One thing that is frustrating about the conservative movement, is the tendency in the last century to practice what I call "shallow apologetics". Shallow apologetics is an attempt to defend the scripture or practice of the Church using the simplest means available. It often means memorizing formulas or answers to questions.
Now, on its face, this has some value. It builds up the congregation by providing answers to questions, and doing so at a level which is comprehensible to the largest group of parishioners. But I will argue that this sort of benefit is largely temporary, and in fact is one of the reasons we are losing the culture war.
So what is the alternative? The alternative is "deep apologetics". Deep apologetics is looking into the faith in a way which engages the mind on a deep level, and is not satisfied with shallow answers. This usually produces some of what I consider to be shallow apologetics, but the difference is that deep apologetics does not view the formulas and answers as the final goal, but rather looks at discovering the order of God's Creation as the final goal. The fact that it can provide near-term answers is an added bonus.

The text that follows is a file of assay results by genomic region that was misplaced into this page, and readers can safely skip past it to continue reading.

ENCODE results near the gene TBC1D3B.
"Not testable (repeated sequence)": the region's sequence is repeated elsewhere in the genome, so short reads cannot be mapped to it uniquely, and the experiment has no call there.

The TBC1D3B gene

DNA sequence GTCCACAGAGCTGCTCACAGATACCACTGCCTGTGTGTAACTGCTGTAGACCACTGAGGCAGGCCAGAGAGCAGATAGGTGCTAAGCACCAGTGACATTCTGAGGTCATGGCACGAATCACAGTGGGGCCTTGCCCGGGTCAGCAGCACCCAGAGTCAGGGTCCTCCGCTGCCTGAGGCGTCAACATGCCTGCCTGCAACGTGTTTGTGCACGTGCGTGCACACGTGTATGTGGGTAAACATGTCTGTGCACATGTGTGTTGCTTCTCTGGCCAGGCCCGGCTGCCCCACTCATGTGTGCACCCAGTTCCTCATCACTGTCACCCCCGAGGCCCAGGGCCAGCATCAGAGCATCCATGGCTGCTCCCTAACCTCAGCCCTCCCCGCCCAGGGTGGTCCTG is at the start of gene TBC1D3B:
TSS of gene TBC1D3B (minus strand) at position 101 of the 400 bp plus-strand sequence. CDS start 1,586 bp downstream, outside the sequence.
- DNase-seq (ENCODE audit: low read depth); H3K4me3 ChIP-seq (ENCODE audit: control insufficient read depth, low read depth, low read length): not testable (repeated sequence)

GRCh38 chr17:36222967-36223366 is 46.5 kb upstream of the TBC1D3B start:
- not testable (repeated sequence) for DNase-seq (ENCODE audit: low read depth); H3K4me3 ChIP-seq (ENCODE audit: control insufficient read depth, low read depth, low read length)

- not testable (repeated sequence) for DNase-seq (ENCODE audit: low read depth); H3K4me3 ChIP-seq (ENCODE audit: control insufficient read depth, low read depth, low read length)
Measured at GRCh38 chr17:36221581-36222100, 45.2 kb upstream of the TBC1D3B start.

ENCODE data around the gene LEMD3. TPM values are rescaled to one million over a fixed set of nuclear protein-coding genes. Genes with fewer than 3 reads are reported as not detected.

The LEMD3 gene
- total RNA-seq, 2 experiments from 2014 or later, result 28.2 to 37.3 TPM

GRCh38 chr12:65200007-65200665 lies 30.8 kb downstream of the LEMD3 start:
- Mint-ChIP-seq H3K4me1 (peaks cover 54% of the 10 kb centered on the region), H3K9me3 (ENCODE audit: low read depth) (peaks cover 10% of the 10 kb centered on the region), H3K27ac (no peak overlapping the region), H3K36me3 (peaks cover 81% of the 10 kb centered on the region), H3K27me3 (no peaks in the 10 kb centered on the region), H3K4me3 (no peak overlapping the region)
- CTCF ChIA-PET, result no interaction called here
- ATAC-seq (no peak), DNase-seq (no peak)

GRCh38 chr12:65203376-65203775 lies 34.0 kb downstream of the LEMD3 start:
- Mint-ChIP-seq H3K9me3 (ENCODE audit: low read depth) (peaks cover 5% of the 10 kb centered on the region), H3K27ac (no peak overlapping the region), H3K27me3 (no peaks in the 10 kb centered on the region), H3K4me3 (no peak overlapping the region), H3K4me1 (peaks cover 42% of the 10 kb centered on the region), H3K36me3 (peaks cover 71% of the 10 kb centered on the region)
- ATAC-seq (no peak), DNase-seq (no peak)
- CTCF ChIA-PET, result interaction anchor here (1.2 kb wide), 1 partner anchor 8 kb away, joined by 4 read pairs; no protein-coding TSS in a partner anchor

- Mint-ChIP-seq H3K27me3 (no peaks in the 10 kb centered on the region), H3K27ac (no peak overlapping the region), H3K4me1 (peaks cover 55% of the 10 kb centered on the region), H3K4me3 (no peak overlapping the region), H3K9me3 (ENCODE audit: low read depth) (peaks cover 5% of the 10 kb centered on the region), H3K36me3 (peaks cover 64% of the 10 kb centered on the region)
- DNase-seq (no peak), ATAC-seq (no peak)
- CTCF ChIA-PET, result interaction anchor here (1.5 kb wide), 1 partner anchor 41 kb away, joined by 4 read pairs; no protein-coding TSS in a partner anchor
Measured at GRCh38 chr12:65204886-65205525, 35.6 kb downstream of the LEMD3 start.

The shallow apologists are looking to refute something, while the deep apologists are looking to learn something. Notice that in shallow apologetics, it is the skeptics of the faith who set the agenda, while in deep apologetics it is the faithful who do so. This is why shallow apologetics, if it is the main feature of the apologetics enterprise, is destined to lose. Eventually someone is going to figure out that the shallow apologist is not producing anything of value, but merely holding on to what he has. Think of the parable of the talents. The shallow apologists are the ones who simply bury their talent it in the ground, and dig it back up when God asks for it. Shallow apologetics does not bear fruit, precisely because it does not aim to. Deep apologetics provides a harvest for the future precisely because that is where it aims.
This used to be known as "academics." Unfortunately, in the current academic environment, anyone who starts their reasoning from scripture, or norms their reasoning by scripture, is considered unacademic. That is a travesty of the highest order. The very institutions which were established to provide a harvest for the future of the faith have excluded faithful reasoning from their repertoire. And so, when we wonder where is the intellectual harvest of the Church is, we find that the institutions charged with its production have decided to simply do something else.